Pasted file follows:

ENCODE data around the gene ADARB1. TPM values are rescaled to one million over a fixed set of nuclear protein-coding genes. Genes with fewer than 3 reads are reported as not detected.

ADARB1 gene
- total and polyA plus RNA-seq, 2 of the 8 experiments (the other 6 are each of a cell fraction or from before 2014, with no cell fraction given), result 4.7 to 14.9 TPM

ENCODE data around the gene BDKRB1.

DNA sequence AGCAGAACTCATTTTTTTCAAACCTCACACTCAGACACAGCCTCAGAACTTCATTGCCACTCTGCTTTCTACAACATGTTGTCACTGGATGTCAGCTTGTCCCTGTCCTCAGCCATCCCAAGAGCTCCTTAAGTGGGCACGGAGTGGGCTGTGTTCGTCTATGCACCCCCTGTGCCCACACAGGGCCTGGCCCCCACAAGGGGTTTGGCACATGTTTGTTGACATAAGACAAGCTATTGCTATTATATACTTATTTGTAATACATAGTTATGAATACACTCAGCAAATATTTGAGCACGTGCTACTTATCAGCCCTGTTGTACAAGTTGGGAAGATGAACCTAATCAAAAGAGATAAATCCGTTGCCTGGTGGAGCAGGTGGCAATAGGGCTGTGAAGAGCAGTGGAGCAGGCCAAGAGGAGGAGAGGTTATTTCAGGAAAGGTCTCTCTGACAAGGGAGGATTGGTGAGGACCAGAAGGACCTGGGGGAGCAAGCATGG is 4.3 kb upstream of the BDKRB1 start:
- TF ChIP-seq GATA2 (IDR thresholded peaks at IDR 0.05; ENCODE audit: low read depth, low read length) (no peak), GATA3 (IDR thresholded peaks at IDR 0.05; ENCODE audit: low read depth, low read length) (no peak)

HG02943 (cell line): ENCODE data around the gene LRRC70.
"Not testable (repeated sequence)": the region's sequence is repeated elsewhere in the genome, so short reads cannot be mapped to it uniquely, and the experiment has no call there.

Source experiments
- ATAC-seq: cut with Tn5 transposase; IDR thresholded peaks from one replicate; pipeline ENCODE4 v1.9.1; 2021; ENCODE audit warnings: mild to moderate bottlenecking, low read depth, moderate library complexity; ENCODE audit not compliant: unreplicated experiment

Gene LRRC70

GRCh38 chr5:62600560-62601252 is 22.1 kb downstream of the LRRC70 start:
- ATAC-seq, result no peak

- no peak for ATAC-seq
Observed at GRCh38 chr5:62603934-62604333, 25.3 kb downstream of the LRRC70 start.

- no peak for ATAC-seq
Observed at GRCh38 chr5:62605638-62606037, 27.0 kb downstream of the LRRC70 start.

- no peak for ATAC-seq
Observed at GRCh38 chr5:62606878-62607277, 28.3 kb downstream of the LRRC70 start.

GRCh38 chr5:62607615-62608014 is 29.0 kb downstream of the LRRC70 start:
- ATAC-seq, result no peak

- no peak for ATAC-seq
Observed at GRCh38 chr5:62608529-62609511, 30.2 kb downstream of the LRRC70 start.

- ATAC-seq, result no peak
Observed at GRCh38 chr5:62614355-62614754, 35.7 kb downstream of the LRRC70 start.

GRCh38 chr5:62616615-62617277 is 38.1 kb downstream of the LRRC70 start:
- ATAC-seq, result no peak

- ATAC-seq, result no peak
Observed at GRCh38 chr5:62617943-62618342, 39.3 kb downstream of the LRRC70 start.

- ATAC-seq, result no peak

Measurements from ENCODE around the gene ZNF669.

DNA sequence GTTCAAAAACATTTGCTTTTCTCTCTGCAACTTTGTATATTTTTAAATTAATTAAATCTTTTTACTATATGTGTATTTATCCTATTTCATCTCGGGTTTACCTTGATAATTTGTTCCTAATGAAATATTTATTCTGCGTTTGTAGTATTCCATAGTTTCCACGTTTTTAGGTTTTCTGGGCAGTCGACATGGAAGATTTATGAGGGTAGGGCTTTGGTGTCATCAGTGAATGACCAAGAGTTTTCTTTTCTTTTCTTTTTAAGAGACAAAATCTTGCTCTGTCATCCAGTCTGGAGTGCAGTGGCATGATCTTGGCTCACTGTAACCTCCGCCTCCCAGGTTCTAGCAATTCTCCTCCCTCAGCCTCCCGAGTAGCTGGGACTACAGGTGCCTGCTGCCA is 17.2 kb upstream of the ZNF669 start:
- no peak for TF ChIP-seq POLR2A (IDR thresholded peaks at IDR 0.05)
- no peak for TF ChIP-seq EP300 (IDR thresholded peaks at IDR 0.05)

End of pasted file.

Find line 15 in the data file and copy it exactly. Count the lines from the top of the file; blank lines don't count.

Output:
Observed at GRCh38 chr5:62603934-62604333, 25.3 kb downstream of the LRRC70 start.